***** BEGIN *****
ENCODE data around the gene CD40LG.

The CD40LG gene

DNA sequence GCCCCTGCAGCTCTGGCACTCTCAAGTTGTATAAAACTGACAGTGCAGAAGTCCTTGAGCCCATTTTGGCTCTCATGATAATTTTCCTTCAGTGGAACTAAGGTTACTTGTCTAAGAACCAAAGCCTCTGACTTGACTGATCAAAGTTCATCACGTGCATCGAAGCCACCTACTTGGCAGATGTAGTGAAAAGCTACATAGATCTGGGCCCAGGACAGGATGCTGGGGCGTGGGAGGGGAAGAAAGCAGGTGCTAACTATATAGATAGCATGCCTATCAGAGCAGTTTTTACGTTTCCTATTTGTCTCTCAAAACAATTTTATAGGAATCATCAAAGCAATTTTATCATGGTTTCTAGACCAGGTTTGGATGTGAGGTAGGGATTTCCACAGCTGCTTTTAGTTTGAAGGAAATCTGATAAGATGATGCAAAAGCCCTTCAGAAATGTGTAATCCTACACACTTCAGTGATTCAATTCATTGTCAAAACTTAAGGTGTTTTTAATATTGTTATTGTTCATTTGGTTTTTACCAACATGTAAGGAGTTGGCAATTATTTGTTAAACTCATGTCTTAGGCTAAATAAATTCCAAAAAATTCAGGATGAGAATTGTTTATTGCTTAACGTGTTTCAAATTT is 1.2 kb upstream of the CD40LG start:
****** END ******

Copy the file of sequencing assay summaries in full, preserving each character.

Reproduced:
ENCODE data around the gene CD40LG.

The CD40LG gene

DNA sequence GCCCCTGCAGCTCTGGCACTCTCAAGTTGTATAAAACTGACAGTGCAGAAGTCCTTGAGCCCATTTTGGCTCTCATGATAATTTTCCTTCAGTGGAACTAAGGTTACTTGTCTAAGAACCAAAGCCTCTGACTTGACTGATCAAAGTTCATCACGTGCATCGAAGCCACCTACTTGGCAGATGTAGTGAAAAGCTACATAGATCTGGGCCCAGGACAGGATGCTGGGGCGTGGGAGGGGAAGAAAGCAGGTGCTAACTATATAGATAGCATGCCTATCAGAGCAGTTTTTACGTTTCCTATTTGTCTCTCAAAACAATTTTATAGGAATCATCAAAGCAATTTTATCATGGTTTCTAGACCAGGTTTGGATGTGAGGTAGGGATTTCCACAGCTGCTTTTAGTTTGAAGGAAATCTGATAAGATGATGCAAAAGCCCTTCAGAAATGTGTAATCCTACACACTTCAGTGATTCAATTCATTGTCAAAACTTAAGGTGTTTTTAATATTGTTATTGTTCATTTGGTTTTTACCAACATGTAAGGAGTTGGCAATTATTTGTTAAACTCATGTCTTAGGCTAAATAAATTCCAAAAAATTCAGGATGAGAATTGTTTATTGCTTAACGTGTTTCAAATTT is 1.2 kb upstream of the CD40LG start: